Best Golf Brush 2024

If you're not carrying one of these then you really are missing out and costing yourself shots

Best Golf Brush
(Image credit: Golf Monthly)

Best Golf Brush

Golf clubs are worth a lot of money. Some of the best golf irons can be worth over $1,000 and that's a pretty penny to have to part ways with just for a set of clubs. Realistically, the average golfer won't be shelling out that much for a new set of clubs, but their clubs will not come cheap either. Particularly, as golf equipment becomes increasingly expensive, players need to start taking better care of their clubs to ensure that they get that extra couple of years out of them, instead of replacing them with a new set of irons. 

It isn't too time-consuming to clean and polish your clubs and is something players should consider doing at least twice a year to preserve the longevity of their equipment. We pay a lot of money for them, but then too many of us don't make sure that they're working to the best of their abilities by cleaning out the grooves.

Remember when you bought those shiny new wedges and they used to check up or even spin back a few feet after a particularly nice strike? Well, those days can be here again if you just try a bit harder with your post-shot routine. Look at all the tour pros – every shot is followed by a good scrub of the grooves. And how about your shoes – when was the last time they got a decent clean? Read on to find out about some of the best golf brushes you need in your golf bag to tidy up your game, in every sense.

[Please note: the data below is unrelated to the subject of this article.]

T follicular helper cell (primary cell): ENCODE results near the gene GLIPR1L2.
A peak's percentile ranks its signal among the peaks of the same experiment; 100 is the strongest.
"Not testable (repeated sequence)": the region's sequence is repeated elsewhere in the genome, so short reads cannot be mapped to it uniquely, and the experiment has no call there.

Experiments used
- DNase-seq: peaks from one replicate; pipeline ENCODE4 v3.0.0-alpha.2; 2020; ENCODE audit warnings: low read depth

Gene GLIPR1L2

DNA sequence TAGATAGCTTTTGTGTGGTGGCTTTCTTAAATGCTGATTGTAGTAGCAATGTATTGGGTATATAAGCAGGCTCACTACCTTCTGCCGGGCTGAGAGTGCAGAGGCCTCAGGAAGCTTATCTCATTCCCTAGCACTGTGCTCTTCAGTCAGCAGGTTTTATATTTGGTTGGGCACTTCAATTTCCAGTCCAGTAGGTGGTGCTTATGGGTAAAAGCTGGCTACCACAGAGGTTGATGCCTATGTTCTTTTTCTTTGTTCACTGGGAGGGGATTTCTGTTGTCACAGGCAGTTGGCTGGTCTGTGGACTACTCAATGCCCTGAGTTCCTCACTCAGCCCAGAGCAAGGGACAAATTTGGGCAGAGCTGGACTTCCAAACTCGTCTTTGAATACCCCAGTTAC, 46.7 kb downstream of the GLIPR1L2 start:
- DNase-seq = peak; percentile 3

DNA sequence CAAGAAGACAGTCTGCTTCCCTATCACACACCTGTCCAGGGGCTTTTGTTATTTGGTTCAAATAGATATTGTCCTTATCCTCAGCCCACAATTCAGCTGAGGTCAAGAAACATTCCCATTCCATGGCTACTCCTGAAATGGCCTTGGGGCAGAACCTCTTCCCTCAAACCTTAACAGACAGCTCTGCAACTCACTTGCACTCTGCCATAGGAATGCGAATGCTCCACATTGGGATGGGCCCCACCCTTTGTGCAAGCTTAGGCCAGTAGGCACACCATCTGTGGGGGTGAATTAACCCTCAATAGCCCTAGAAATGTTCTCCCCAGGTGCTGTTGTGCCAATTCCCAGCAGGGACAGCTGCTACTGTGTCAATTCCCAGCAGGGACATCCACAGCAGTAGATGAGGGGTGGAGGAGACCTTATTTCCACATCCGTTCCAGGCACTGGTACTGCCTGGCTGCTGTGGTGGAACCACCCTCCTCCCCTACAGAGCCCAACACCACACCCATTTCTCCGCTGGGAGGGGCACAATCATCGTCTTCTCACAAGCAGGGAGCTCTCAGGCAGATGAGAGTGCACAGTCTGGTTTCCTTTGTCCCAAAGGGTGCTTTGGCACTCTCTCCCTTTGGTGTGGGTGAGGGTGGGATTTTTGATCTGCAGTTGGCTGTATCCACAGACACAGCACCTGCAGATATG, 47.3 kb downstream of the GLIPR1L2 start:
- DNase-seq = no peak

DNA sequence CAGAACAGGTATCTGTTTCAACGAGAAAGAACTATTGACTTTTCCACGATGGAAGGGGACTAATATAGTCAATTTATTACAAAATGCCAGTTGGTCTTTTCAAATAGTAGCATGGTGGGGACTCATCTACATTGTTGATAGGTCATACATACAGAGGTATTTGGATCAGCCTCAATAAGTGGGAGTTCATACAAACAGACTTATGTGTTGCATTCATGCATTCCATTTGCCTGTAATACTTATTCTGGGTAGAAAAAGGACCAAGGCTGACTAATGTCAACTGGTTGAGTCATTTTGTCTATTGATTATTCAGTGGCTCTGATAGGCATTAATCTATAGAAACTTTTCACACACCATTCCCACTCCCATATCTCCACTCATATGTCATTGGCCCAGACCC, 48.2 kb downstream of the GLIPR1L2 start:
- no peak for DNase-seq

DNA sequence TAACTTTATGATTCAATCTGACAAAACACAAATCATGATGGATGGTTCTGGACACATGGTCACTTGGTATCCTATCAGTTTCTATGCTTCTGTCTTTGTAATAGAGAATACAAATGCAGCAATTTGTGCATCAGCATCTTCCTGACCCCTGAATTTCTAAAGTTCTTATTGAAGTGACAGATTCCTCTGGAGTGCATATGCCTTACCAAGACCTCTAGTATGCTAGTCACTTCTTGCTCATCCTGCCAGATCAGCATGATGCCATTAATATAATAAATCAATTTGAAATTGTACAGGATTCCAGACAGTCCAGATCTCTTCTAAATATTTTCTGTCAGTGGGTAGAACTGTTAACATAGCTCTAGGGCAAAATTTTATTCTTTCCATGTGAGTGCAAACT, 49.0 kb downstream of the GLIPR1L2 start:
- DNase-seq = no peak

Best Golf Brush

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How we test golf brushes

When it comes to product testing, our reviews and buyers' guides are built upon a rigorous testing procedure as well as the knowledge and experience of the test team. Product reviews on golf accessories are carried out by all members of the Golf Monthly team. All of our writers are able to efficiently test the vast majority of the biggest product releases while conveying the pros and cons of each item eloquently. Getting into specifics, we test golf accessories outdoors on premium golf courses to get a thorough understanding on what design features each accessory offers. 

Ultimately, we aim to be as insightful and honest as possible in our reviews, so it is important to acknowledge that no manufacturer can buy a good review. This is because our team tells it how it is. To learn more about our methodology, see our guide on how Golf Monthly tests products

What to consider when buying a golf brush

Golf brushes come in a variety of shapes and sizes. It can be hard to know which one to buy and depending on the level of golf you're playing, there might be a different brush that is right for you. Here are four things to consider when buying a brush:

1. Size

If you carry your bag around the course, you'll be conscious of how much weight you're putting in your golf bag. Having a big cumbersome brush in there is a massive no-no. Find a brush that slots nicely into your bag, doesn't add any weight to the bag and can even be clipped to the outside of the bag without getting in the way. 

2. Bristles